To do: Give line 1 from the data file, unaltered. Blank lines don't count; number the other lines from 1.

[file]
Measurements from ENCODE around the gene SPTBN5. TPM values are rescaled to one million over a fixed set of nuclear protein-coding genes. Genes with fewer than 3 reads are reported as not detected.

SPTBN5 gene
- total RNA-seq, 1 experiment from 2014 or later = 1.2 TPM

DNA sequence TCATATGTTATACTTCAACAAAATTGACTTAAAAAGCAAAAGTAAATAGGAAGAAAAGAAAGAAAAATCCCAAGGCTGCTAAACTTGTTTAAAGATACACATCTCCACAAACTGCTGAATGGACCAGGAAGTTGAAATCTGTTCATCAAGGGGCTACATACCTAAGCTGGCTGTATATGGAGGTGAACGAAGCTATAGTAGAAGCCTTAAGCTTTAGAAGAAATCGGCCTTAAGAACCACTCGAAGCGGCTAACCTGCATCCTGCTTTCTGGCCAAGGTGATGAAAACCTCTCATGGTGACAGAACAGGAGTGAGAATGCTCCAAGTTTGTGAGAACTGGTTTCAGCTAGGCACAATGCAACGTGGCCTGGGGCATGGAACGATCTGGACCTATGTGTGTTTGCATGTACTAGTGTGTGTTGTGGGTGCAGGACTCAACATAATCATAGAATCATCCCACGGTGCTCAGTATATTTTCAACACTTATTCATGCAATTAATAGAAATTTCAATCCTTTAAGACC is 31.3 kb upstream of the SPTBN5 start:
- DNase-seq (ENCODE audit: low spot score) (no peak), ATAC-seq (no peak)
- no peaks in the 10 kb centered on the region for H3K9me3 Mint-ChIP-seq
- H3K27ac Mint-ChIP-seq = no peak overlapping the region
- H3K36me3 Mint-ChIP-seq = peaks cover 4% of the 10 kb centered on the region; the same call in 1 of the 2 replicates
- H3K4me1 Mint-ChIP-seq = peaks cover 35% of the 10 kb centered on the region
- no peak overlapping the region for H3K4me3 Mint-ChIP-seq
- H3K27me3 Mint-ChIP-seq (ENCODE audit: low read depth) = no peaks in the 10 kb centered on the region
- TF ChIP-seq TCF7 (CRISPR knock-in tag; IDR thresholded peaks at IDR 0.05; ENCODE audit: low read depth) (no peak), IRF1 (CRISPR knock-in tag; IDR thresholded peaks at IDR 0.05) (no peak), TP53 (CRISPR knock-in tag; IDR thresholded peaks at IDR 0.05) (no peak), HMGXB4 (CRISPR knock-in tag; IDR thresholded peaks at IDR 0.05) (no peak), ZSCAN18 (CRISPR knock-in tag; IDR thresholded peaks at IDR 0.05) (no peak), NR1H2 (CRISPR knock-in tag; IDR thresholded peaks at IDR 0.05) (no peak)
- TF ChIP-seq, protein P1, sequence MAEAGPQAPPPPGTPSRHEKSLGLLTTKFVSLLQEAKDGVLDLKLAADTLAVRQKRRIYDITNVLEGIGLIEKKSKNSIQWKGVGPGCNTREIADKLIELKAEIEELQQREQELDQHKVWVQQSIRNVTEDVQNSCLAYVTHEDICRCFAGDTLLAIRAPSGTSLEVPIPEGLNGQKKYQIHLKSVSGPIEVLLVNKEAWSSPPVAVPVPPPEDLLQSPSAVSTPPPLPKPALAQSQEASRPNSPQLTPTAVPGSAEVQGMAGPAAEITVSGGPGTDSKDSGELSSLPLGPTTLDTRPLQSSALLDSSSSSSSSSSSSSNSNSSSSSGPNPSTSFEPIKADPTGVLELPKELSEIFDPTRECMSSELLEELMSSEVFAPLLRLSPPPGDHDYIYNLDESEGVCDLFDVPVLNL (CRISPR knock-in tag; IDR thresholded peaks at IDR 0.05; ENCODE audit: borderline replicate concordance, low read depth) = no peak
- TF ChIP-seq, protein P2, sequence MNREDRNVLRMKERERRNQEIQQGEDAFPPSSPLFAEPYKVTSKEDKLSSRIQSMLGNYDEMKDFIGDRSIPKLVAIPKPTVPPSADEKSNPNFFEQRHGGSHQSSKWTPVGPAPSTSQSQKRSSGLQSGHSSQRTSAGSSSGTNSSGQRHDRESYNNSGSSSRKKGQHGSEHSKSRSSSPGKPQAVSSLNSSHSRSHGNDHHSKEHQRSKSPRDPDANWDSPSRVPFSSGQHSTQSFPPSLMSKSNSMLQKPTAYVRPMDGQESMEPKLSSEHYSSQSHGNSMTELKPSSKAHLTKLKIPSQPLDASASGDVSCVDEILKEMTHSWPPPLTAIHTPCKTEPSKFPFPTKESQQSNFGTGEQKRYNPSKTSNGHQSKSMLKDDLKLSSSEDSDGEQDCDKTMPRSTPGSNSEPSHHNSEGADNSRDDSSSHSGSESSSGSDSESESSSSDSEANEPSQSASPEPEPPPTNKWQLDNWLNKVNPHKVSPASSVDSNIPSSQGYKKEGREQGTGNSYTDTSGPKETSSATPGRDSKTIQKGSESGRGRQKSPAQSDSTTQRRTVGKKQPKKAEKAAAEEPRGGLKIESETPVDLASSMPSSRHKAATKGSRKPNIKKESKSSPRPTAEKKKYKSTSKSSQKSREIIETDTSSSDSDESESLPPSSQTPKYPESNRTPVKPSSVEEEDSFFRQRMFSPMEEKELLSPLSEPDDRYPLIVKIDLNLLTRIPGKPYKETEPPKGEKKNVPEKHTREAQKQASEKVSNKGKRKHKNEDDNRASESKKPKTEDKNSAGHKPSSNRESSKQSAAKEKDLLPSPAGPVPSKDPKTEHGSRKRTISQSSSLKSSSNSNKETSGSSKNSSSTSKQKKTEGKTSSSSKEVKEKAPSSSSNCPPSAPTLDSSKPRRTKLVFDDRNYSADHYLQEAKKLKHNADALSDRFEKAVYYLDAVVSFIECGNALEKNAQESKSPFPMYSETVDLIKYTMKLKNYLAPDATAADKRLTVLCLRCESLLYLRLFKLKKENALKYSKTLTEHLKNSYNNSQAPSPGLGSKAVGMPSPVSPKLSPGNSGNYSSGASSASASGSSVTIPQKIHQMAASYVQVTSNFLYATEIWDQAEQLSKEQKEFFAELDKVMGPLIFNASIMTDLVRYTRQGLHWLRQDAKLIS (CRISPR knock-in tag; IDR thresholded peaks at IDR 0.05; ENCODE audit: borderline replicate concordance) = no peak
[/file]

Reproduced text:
Measurements from ENCODE around the gene SPTBN5. TPM values are rescaled to one million over a fixed set of nuclear protein-coding genes. Genes with fewer than 3 reads are reported as not detected.